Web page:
Crystal Structure and Biophysical Properties of Bacillus subtilis BdbD: AN OXIDIZING THIOL:DISULFIDE OXIDOREDUCTASE CONTAINING A NOVEL METAL SITECrow, A., Lewin, A., Hecht, O., Carlsson Moller, M., Moore, G.R., Hederstedt, L., Le Brun, N.E.
(2009) J.Biol.Chem. 284: 23719-23733
- PubMed: 19535335
- DOI: 10.1074/jbc.M109.005785
- Primary Citation of Related Structures:
- PubMed Abstract:
BdbD is a thiol:disulfide oxidoreductase (TDOR) from Bacillus subtilis that functions to introduce disulfide bonds in substrate proteins/peptides on the outside of the cytoplasmic membrane and, as such, plays a key role in disulfide bond management. ...
BdbD is a thiol:disulfide oxidoreductase (TDOR) from Bacillus subtilis that functions to introduce disulfide bonds in substrate proteins/peptides on the outside of the cytoplasmic membrane and, as such, plays a key role in disulfide bond management. Here we demonstrate that the protein is membrane-associated in B. subtilis and present the crystal structure of the soluble part of the protein lacking its membrane anchor. This reveals that BdbD is similar in structure to Escherichia coli DsbA, with a thioredoxin-like domain with an inserted helical domain. A major difference, however, is the presence in BdbD of a metal site, fully occupied by Ca(2+), at an inter-domain position some 14 A away from the CXXC active site. The midpoint reduction potential of soluble BdbD was determined as -75 mV versus normal hydrogen electrode, and the active site N-terminal cysteine thiol was shown to have a low pK(a), consistent with BdbD being an oxidizing TDOR. Equilibrium unfolding studies revealed that the oxidizing power of the protein is based on the instability introduced by the disulfide bond in the oxidized form. The crystal structure of Ca(2+)-depleted BdbD showed that the protein remained folded, with only minor conformational changes. However, the reduced form of Ca(2+)-depleted BdbD was significantly less stable than reduced Ca(2+)-containing protein, and the midpoint reduction potential was shifted by approximately -20 mV, suggesting that Ca(2+) functions to boost the oxidizing power of the protein. Finally, we demonstrate that electron exchange does not occur between BdbD and B. subtilis ResA, a low potential extra-cytoplasmic TDOR.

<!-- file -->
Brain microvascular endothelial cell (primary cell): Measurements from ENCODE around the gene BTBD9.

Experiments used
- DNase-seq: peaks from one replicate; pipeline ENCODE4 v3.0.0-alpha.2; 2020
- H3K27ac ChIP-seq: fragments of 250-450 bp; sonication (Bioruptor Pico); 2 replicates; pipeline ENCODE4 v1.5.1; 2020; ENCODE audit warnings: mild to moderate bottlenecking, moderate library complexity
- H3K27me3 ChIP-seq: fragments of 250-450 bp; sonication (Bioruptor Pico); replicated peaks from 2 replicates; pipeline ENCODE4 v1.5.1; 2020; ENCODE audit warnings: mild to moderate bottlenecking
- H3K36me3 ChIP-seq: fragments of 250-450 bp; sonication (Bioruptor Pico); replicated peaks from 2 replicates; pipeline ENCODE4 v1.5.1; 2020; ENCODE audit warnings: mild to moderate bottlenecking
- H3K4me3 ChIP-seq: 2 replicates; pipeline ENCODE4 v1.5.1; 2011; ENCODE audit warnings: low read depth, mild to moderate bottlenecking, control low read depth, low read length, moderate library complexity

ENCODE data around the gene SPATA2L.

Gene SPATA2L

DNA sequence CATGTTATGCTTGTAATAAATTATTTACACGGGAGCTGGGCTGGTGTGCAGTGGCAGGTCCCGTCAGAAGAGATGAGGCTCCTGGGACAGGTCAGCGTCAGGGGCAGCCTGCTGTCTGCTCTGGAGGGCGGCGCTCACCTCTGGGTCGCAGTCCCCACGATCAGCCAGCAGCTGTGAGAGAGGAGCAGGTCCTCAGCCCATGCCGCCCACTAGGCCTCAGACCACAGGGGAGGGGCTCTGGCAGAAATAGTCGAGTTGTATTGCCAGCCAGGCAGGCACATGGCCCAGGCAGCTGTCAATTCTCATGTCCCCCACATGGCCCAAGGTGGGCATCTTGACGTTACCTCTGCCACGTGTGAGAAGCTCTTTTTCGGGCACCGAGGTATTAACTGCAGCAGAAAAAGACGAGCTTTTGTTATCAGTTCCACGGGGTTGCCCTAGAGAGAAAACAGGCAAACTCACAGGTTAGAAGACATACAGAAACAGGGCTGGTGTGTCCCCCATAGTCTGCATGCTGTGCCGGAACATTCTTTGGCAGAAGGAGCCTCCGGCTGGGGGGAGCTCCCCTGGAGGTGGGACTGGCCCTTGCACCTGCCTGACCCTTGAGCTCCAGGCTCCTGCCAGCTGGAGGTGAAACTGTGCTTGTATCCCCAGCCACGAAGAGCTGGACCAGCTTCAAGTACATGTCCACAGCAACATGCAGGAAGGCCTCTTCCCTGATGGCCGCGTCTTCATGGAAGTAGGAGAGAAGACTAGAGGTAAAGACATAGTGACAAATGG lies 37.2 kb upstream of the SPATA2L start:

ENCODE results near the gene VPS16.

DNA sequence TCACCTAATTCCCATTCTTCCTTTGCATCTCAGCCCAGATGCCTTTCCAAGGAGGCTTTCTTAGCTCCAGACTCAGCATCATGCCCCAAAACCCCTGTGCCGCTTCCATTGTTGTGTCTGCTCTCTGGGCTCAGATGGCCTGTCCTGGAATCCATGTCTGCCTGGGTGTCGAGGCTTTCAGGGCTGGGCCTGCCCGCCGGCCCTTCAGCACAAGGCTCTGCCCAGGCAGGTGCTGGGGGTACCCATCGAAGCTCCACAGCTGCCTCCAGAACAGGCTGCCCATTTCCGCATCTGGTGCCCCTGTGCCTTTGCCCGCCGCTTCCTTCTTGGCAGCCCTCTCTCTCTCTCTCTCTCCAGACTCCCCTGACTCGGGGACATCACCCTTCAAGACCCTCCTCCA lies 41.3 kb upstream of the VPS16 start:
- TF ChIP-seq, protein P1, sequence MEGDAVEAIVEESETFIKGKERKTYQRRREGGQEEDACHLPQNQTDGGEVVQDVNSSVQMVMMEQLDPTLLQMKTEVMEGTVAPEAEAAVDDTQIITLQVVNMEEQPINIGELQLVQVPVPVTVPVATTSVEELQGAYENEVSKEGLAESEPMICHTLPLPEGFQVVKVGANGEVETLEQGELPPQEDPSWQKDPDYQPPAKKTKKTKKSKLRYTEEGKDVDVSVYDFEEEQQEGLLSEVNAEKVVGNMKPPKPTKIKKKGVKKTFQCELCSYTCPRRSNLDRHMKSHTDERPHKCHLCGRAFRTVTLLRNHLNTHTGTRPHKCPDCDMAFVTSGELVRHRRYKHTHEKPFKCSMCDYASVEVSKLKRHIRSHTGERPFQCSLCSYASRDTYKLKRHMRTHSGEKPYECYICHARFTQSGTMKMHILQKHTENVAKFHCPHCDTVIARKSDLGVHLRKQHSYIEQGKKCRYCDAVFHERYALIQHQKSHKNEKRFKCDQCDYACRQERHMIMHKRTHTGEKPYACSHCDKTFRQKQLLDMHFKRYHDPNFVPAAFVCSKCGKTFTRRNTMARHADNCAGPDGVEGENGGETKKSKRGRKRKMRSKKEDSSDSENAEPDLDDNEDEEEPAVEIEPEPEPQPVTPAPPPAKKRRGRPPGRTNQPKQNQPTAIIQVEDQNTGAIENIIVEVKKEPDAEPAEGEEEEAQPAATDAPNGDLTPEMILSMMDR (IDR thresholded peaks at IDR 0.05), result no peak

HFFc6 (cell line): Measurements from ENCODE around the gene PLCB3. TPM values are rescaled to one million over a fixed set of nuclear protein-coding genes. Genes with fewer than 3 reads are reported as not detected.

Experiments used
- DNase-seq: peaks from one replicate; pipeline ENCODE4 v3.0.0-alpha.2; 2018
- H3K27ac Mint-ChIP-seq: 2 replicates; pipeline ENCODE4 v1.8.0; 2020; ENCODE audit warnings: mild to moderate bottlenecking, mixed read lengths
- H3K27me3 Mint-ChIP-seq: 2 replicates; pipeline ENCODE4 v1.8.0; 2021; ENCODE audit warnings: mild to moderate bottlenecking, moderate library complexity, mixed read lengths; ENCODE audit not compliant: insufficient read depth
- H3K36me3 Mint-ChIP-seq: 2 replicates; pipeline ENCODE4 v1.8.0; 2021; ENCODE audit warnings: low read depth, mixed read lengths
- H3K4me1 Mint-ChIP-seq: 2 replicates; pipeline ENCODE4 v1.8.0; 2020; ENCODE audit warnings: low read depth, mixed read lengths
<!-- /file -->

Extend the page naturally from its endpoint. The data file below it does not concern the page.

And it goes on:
Centre for Molecular and Structural Biochemistry, School of Chemical Sciences and Pharmacy, University of East Anglia, Norwich NR4 7TJ, United Kingdom.